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I am working out the details of my return to work in January. The minute after I chatted with my boss, my old friend, Mr. Anxiety arrived. Haven’t felt that in a while but I was immediately anguished if this was the right decision, would I be able to do it with my motor, memory and word finding problems, would the stress undermine my immune system’s work at killing the cancer? Thank god for sticky notes! img_9509

I continue to work on my balance issues which seem to have kind of plateaued.  Last week I took a Pilates class–always, somewhere in the middle of class I think how much I hate it and can’t wait for it to be over, and by the end, I feel relaxed and happy.

So when I return to work, if you see me trying to walk across the parking lot or down a long hall, please don’t hesitate to grab my arm and assist me. I will appreciate it more than you know. I have to consciously will myself to move, walk, get up–things that are automatic for everyone else.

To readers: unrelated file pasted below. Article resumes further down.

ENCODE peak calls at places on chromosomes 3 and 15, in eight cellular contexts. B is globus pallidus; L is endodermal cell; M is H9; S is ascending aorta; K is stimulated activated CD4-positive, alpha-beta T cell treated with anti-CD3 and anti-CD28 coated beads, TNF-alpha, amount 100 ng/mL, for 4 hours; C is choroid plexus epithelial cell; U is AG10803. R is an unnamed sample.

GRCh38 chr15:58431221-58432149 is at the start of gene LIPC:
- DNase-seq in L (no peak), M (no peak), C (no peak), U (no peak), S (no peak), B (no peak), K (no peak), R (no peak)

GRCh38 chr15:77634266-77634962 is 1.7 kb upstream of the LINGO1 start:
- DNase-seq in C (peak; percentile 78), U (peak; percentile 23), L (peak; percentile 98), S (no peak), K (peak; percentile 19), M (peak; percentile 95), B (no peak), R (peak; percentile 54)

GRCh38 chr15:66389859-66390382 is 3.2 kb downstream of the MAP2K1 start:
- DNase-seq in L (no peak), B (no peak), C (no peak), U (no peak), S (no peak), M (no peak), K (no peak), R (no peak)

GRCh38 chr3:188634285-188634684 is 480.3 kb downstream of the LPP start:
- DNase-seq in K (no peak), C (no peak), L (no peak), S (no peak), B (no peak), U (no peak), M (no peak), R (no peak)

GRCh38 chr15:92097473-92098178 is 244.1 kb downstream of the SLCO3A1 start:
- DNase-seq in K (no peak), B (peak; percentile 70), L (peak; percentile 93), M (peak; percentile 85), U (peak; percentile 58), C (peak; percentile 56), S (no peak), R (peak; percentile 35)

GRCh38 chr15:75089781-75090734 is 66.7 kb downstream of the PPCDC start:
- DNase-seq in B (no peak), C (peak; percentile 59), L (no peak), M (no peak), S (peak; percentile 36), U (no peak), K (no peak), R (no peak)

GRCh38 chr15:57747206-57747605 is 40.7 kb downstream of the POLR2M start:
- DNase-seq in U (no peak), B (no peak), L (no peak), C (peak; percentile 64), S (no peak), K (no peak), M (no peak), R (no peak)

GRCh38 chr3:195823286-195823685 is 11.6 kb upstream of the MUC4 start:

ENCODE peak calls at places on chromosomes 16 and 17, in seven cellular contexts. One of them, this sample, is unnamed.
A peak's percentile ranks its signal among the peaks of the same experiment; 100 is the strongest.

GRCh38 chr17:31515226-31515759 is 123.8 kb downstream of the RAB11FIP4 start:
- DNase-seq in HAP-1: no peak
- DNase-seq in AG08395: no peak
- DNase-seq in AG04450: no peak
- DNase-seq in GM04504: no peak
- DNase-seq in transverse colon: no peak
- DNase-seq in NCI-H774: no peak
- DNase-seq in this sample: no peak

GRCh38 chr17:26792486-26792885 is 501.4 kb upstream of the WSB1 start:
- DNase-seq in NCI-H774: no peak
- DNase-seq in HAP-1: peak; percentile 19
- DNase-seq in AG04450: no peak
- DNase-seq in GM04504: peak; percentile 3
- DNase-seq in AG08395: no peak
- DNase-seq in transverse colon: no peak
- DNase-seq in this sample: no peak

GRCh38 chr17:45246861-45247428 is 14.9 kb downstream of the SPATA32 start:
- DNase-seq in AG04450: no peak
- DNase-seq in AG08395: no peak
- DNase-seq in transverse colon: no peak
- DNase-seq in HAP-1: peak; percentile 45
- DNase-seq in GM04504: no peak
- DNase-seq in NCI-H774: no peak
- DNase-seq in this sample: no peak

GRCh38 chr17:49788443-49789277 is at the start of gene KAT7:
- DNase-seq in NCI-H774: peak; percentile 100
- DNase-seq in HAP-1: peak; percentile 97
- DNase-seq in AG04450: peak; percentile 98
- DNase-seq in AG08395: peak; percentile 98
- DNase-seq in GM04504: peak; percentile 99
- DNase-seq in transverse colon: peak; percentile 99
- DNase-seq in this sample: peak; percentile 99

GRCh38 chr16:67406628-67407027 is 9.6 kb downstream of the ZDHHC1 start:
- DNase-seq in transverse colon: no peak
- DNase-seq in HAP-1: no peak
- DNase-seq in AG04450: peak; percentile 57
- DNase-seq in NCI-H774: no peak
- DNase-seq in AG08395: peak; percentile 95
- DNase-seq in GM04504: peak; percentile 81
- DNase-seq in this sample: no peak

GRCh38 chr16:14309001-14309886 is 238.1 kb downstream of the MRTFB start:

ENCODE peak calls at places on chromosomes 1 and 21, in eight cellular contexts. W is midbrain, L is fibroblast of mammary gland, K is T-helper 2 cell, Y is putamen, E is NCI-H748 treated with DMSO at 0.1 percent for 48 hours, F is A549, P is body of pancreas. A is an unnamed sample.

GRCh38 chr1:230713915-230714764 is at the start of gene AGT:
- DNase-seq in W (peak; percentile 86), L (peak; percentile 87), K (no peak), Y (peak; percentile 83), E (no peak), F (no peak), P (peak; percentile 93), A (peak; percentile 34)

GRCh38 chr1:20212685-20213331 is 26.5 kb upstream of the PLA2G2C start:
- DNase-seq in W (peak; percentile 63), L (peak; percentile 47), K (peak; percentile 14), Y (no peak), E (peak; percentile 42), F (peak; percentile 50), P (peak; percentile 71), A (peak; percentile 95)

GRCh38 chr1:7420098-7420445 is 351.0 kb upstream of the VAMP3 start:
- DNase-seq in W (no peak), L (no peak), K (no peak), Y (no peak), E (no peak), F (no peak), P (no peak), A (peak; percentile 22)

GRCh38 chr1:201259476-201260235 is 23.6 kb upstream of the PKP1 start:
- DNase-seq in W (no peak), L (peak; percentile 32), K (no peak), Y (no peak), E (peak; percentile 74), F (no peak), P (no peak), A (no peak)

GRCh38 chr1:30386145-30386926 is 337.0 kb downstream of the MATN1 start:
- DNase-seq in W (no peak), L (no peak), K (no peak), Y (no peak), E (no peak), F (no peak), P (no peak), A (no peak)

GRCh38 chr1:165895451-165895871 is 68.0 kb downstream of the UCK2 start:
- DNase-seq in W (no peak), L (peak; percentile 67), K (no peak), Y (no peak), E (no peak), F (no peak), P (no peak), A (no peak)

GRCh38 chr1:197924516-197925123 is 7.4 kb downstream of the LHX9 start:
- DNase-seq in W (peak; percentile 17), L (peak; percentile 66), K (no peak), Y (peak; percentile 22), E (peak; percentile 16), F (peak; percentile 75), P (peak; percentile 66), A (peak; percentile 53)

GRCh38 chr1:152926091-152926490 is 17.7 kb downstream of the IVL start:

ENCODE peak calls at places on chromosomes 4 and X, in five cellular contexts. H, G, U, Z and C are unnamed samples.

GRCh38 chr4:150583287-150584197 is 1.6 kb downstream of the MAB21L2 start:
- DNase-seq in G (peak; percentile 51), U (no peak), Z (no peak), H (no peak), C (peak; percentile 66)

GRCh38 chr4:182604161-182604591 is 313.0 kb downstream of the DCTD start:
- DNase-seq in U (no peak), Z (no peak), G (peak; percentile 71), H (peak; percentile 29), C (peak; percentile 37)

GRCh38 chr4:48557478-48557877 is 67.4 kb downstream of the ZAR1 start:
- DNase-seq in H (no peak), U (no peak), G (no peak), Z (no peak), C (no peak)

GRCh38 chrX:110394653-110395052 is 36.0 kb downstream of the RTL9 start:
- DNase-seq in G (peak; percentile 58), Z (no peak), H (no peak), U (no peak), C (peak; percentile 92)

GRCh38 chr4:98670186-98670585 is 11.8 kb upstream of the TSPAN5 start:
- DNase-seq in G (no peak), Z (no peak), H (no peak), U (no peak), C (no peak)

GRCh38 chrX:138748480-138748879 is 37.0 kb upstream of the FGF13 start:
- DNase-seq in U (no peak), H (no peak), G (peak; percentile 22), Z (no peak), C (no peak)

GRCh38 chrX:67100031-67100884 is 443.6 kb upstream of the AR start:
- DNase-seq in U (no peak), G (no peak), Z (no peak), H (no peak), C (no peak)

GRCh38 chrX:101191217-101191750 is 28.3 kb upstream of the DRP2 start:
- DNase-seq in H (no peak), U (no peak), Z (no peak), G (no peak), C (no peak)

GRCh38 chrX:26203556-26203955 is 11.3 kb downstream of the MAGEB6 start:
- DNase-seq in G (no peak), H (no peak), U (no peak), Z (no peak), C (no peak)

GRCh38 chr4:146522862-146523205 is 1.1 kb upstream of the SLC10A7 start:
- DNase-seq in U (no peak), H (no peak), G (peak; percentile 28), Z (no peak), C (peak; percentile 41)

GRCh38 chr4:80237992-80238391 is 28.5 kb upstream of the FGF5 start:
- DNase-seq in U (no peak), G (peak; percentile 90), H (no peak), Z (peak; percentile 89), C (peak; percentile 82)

A really great article appeared in the NY Times last Sunday on the dangers and risks of immunotherapy. I included the link below  if you would like to read it, it tells almost exactly what happened to me last March when I showed up in the ER and they wrongly assumed my cath port was infected and put me on antibiotics—they just haven’t seen enough people who respond adversely. Doctors are not gods. Their knowledge is finite and limited to what they have experienced or read.

I picked a favorite Christmas song this week but trust me, I am in no way religious. I just like the song. Since Tim plays Christmas music for the whole month I have to suffer through a lot of really bad ones. Feliz Navidad? Really?

Tomorrow I jet off again. Kelsey is taking me to Charleston, South Carolina to visit Evan’s family. More Christmas fun and memory making with the head coconut.

Stay out of the Mall, celebrate the small things and most of all, spend time with family and friends. The best things are not store bought.

Love and Health,